General Motors CEO Mary Barra appeared before a Senate panel once again Thursday to discuss the company’s flawed ignition switches and vowed that GM will “do all it can to make certain that this does not happen again.”
In terms of damage control, much of what Barra and GM appear to be doing right now is positive: fessing up about product failures, bringing in outside investigators and firing employees that failed to take appropriate measures.
And while these are important steps, they amount only to a good, if somewhat belated, crisis management strategy. In fact, these efforts pale against the very real organizational challenges that lay ahead for GM and Barra. In order make good on her promise to Congress, Barra must prevent the kinds of engineering failures that caused the ignition problems in the first place and the organizational failures that propelled the problem to its current tragic magnitude. And that will mean changing the culture at GM.
Engineers like to be right. They like to prove that they have the correct answer.
Highly trained and highly motivated to solve problems, at the point of releasing a design or demonstrating a model or a prototype, everything in them is wired to prove that they’ve arrived at the right answer. The premium is so high on being “right” that even when data starts proving them wrong, they work to show that they are right somehow. They seek to explain what is happening is an exceptional outlier or an aberration; not that it is a sign of a problem. Read More »
U.S. inflation has been accelerating in recent months, presenting the Federal Reserve with a tricky question as it decides how quickly to remove stimulus from the U.S. economy: Is the rise in prices a precursor of things to come or simply a “catching up” phase as people begin to spend again after a brutal winter?
Recent data from the U.S. Labor Department have led some to suggest that the long run of very low U.S. inflation could be ending. From Dec. 31 through May 31, the consumer price index — not seasonally adjusted — rose a cumulative 2.1 percent. That’s equivalent to an annualized inflation rate of more than 5 percent, far exceeding the Fed’s target of about 2 percent.
If this is more than a temporary phenomenon, the Fed might have to respond by raising interest rates sooner than expected — a move that would restrain economic growth and could trigger sharp declines in stock and bond markets.
Some officials at the Fed, though, reportedly do not believe that the surge in consumer prices represents the beginning of a new inflationary trend. After all, in the period just before the winter, from Sept. 30 to Dec. 31, prices actually fell by a cumulative 0.5 percent. Combine the two periods, one with an increase and one with a small drop, and you get an annualized inflation rate since September of about 2.4 percent.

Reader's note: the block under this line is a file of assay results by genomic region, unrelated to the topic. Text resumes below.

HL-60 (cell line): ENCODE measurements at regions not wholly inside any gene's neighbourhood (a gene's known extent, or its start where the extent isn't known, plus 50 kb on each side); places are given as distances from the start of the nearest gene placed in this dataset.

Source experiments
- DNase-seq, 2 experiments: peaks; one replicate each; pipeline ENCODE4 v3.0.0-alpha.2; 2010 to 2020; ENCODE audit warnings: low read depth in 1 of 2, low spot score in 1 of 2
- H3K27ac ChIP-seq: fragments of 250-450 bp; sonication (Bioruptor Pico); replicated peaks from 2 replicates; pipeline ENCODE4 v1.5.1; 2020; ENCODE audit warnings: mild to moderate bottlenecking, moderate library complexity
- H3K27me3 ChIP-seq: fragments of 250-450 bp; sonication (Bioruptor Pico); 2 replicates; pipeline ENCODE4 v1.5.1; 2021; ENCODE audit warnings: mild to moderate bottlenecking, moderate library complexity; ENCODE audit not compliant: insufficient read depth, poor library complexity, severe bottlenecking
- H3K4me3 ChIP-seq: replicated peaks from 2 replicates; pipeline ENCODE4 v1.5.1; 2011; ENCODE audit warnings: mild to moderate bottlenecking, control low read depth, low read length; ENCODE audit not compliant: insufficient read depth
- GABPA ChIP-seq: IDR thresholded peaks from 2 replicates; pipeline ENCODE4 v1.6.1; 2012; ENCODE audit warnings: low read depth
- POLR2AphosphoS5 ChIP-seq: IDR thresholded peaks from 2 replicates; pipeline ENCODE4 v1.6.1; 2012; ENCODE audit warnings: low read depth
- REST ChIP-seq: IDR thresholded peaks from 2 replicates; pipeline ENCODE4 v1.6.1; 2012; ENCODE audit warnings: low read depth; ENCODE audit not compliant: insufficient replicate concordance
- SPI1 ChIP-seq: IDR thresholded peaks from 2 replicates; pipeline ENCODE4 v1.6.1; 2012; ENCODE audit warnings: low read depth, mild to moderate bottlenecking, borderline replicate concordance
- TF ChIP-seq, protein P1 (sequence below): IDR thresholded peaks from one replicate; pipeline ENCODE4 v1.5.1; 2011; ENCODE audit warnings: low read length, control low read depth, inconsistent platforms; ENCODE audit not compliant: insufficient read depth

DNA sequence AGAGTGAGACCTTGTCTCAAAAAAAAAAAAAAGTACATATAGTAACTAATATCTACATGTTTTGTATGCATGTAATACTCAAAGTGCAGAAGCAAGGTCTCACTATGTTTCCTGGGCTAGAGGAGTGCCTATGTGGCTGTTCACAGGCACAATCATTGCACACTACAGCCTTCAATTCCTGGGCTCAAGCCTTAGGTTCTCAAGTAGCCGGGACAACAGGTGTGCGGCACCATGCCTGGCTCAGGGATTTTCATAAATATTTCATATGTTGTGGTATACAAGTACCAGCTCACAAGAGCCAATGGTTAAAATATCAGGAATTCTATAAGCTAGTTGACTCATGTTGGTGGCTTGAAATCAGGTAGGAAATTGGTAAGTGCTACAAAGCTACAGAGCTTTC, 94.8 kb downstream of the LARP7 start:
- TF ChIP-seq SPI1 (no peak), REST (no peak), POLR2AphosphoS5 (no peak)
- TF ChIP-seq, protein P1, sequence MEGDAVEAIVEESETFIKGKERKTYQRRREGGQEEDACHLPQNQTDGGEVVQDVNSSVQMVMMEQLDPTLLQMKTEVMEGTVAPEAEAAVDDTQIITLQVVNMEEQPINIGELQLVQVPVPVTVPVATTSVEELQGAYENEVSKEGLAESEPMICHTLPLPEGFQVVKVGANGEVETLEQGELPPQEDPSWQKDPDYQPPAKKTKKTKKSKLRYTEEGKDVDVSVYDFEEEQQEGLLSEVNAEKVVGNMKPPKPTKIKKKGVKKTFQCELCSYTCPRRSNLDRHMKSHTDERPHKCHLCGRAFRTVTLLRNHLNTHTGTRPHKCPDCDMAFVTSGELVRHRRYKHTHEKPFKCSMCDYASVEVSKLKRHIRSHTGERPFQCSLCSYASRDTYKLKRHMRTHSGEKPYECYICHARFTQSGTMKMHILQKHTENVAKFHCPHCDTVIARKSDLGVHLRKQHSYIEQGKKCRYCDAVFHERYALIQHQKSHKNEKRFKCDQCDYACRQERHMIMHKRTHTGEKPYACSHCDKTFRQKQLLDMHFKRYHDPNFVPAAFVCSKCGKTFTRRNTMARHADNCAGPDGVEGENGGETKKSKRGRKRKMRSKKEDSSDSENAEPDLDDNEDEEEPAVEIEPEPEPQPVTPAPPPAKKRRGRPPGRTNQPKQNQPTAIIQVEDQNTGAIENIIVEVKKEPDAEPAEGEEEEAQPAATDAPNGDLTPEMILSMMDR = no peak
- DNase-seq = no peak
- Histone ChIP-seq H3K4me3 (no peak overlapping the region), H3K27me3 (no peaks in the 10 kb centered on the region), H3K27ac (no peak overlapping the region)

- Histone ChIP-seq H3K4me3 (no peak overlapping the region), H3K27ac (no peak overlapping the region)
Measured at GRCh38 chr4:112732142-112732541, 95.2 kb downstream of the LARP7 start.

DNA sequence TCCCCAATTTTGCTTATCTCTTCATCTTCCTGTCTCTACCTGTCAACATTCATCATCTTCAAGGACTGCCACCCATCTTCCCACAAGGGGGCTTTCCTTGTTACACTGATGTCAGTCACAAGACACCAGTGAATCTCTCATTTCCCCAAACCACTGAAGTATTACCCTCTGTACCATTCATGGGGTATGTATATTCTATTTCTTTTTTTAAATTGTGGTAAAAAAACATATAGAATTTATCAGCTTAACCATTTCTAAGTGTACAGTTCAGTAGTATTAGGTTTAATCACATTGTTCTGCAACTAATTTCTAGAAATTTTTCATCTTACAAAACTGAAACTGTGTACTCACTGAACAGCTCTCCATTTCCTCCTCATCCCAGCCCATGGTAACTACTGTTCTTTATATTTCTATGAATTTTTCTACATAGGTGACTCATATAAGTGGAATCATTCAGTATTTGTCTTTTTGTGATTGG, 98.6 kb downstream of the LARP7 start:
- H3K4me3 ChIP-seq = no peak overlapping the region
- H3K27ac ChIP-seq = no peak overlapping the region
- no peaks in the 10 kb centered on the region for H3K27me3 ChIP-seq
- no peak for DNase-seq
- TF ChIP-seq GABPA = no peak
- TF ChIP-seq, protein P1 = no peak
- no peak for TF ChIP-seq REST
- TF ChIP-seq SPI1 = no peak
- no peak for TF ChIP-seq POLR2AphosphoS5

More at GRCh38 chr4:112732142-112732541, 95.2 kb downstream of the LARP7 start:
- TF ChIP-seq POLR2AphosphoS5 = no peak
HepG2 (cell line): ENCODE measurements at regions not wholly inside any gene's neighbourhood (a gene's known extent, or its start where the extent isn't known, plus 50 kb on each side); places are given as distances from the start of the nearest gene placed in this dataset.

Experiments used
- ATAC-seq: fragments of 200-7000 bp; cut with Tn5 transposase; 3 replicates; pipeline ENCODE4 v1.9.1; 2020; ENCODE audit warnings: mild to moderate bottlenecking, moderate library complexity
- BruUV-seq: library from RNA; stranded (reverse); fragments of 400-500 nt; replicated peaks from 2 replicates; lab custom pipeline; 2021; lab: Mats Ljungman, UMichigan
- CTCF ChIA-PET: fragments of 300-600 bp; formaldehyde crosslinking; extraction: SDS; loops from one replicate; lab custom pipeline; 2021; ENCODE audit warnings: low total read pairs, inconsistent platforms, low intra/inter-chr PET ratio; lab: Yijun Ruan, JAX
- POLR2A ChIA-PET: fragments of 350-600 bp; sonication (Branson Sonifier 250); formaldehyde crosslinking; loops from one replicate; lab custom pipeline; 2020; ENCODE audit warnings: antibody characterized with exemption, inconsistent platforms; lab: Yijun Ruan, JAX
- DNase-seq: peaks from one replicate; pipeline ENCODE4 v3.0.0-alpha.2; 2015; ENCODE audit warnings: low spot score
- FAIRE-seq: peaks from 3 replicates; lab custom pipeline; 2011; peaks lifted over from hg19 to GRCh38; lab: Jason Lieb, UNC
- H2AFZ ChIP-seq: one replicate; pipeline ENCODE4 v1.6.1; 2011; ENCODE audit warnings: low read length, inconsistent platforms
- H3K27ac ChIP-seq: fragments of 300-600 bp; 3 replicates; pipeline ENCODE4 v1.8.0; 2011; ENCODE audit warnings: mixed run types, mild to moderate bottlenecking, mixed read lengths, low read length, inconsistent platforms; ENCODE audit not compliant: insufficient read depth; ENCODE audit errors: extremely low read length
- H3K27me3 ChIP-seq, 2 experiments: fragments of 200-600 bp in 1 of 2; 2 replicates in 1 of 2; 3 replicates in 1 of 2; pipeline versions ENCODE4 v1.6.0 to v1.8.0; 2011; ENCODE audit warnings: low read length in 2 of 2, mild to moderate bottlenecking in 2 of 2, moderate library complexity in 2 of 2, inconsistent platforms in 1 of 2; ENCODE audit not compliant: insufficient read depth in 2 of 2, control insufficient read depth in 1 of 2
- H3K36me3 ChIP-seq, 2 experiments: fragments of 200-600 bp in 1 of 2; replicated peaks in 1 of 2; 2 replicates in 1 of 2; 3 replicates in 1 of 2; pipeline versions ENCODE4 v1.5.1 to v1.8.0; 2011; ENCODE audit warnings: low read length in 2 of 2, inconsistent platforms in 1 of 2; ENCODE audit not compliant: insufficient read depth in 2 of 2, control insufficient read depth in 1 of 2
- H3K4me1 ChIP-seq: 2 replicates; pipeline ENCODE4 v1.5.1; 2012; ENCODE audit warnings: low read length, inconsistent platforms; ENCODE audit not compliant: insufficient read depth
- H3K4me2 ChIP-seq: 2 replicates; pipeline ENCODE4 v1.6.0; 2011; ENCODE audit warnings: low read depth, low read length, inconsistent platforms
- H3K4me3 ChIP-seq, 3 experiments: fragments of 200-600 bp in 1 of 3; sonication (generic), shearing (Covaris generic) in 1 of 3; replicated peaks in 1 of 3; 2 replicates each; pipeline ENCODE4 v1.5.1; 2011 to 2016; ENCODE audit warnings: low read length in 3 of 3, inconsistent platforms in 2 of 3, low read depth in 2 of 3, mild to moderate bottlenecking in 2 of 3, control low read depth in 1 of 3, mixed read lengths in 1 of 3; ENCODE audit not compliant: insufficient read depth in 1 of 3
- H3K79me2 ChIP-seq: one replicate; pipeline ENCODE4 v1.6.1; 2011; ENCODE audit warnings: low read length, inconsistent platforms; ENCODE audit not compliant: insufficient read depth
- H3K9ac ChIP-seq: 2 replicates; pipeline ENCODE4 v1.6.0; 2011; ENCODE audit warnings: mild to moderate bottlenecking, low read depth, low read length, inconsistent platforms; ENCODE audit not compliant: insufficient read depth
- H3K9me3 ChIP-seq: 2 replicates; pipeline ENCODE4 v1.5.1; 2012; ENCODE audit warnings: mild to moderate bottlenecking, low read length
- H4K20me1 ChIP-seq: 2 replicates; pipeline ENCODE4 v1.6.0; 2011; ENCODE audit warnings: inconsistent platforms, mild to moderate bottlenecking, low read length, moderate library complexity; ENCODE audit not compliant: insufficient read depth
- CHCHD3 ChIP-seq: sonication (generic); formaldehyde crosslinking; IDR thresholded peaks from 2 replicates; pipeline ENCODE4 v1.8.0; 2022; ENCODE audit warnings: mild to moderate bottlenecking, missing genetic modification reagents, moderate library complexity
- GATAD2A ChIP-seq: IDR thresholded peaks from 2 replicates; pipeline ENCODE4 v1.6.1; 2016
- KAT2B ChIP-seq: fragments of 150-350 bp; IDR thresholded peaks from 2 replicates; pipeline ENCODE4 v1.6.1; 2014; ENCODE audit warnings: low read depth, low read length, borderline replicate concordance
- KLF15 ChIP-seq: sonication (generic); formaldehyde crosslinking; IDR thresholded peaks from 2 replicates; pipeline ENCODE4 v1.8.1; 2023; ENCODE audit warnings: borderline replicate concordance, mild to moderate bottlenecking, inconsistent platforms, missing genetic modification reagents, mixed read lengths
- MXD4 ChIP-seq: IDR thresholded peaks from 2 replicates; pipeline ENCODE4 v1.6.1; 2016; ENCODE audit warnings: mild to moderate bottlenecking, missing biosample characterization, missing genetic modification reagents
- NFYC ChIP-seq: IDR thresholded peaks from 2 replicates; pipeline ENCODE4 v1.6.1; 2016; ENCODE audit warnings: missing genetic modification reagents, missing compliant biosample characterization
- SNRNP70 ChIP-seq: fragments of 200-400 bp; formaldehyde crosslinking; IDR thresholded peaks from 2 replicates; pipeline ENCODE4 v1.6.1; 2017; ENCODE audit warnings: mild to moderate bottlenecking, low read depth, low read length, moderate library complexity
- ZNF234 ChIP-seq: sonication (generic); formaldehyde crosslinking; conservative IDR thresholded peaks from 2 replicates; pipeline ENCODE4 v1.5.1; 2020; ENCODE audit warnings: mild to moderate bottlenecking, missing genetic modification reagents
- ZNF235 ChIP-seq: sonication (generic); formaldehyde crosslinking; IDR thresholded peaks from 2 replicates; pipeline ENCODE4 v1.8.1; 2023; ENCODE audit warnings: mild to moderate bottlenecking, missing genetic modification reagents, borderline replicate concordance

It’s an old business rubric: What gets measured, gets managed.
In the age of big data, the very basic set of measurements that managers used to rely on is expanding to a robust set of 24/7 sensor inputs from factory floors to off-shore petroleum platforms – all of it accessible across a wide variety of mobile devices to employees at many levels.
Management is now able to access data from varied locations, crunch it at headquarters and then return the enhanced data to managers out in the field, on the factory floor or on the oil fields. These new, more robust data sets will allow managers to make better decisions in a shorter amount of time than ever before. For companies in complex industries, such as Shell where I work, the potential for increased performance, efficiency and safety is enormous. Read More »
Most of the famous entrepreneurs we hear about are fairly young. We tend to read in the popular press about the Mark Zuckerbergs of the world and assume that all successful entrepreneurs launch businesses in their 20s. However, this couldn’t be further from reality.
Recent studies show that older entrepreneurs are increasing while the number of younger entrepreneurs is decreasing. According to the Kauffman Index of Entrepreneurial Activity, the share of entrepreneurs in the 55-64 age group jumped from 14.3 percent in 1996 to 23.4 percent in 2012. In contrast, the share of entrepreneurs in the youngest age group of 20-34-year-olds decreased from 34.8 percent in 1996 to 26.2 percent in 2012.
When I read that Amazon was in talks to partner with big fashion retailers like J. Crew, Abercrombie & Fitch and Neiman Marcus, it got my attention. Despite Amazon’s leadership position in online retail, you typically don’t associate these higher-end clothing retailers with a mainstream site that targets essentially everyone.
If we were talking about a partnership between Amazon and Wal-Mart WMT -0.94% or even Costco, that would be far less surprising because of their parallels in broad customer bases and emphasis on low prices. But rather than partnering, Wal-Mart is making its own investments to level the playing field with Amazon. So why are fancier retailers like Neiman Marcus considering such a partnership? What are the risks? And do these risks outweigh the possible benefits? I think they do.